At the close of business on Friday, US equities were lower while global equities were little changed on the week in choppy trading. The yield on the US 10-year note continued to rise this week, reaching 2.03% from 1.93% a week ago. The price of a barrel of West Texas Intermediate crude oil added about $1 on the week, putting it at $90.95, while volatility, as measured by the Cboe Volatility Index (VIX), fell to 23.5 from 24.7.
Ukraine talks stalled; Russian troop buildup continues
Nine hours of talks in Berlin between Russia and Ukraine, negotiations between Russian President Vladimir Putin and the French President, and a meeting between the Russian and British foreign ministers together made little progress at ending the crisis in Ukraine as Russia continued to conduct military exercises near the country’s land and sea borders and massed additional troops. We believe negotiations will continue as Russia’s exports of natural gas and oil to Europe are a significant part of the revenue needed to sustain their economy. Russia’s show of force, we believe, is a bullying tactic as Putin tries to stop Ukraine from becoming part of NATO and the ultimate threat of missiles on Ukraine soil pointed at Russia. We will continue to monitor this developing story.
CANADIAN ECONOMIC NEWS
A protest against COVID restrictions by Canadian truckers is disrupting North American supply chains, particularly in the auto industry. Protesters are blocking a key bridge between Detroit and Windsor, Ontario, halting parts shipments in both directions when a semiconductor shortage has already slowed auto production. Rising prices for new and used vehicles have been a key contributor to the surge in inflation.
US ECONOMIC NEWS
With about 72% of the constituents of the S&P 500 Index having reported for Q4 2021, blended earnings per share show that earnings growth is running at 30.3% while sales rose about 15.3% compared with the same quarter a year ago. In conversations with fund management teams this past week, these are the key takeaways:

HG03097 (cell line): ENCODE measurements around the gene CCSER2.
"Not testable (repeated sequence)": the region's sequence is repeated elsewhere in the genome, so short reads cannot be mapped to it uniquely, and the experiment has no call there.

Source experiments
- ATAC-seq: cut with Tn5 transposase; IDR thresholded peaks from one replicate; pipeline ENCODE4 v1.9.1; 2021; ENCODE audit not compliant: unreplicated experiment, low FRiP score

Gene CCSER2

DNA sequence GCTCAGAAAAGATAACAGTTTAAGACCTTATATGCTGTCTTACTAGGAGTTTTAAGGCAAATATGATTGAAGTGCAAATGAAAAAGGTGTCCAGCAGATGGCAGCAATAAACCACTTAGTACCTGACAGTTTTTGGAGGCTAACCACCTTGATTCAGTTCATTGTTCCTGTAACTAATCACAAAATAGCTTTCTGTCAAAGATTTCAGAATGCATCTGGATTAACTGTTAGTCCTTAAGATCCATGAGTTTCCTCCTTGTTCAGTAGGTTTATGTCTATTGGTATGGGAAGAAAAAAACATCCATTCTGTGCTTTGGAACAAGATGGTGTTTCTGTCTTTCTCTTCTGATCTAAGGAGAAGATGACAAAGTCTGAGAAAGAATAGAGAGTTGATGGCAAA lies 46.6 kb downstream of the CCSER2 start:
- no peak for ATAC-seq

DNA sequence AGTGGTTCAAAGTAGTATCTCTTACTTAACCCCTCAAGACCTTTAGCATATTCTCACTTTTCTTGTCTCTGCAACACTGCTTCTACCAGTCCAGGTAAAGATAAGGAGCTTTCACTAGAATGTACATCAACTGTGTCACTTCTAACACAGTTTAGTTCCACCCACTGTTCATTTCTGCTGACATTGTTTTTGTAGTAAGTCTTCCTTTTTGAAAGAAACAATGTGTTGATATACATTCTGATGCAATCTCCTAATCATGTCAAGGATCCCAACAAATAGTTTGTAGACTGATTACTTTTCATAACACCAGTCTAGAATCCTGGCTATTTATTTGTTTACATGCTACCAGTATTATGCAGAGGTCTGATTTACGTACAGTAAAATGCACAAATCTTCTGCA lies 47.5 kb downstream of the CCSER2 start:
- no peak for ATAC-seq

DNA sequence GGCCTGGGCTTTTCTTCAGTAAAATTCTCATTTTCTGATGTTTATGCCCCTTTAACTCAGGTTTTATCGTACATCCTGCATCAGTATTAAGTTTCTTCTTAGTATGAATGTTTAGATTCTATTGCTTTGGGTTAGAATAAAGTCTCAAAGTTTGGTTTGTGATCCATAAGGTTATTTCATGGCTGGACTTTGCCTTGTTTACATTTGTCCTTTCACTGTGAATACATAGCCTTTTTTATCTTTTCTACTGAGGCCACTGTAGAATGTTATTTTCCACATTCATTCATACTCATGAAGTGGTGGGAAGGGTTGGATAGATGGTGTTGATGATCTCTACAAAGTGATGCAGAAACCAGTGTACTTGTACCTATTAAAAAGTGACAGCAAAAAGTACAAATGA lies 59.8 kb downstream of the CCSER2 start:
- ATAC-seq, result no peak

- Earning expansion is expected
- The US has the strongest consumer in 30 years
- The housing market in the US is robust’
- The banking system in the US is recapitalised and sound, and GDP is running above trend
- Rate hike anticipation builds; US inflation continues surge
- US consumer prices rose 7.5% in January compared with a year ago, the biggest jump in 40 years
We continue to believe that inflation is transitory. However, at this point, there are no visible signs of an inflation slowdown on the horizon, so the markets have begun to price in additional US rate hikes. This once again caused nervous investors to sell equities, and we were told on our calls this week that your fund managers are seeing many companies they want to own in the portfolio attractively priced and they have been active buyers.
European Economic News
With markets now pricing in 50 basis points of tightening by the European Central Bank before year-end, the ECB president pushed back against the idea of rushing to hike rates, saying policy will be tightened slowly. Acting too hastily would endanger Europe’s economic recovery. The president’s comments had a positive impact on European equities last week.
JAPAN, CHINA and EMERGING MARKETS ECONOMIC NEWS
Study finds China did not live up to deal with the US
A report released this week by the Peterson Institute for International Economics found China did not fulfill its 2020 commitment to increase imports of certain US goods and services by $200 billion in 2020 and 2021 as part of the phase-one trade agreement with the US and in fact did not increase imports from the US at all. According to the report, China bought only 57% of the US exports it had committed to purchase under the agreement. That’s less than China purchased from the US before the trade war started.
One reason that emerging markets are looking attractive is that while developed market central banks are in the early stages of interest rate increases, some emerging market central banks may be closer to the end of their cycles, having moved early and aggressively in 2021. China has already started reducing interest rates. Russia, Brazil, and Chile may be nearing a peak in rates and may start decreasing interest rates, which will provide fuel for their equity markets.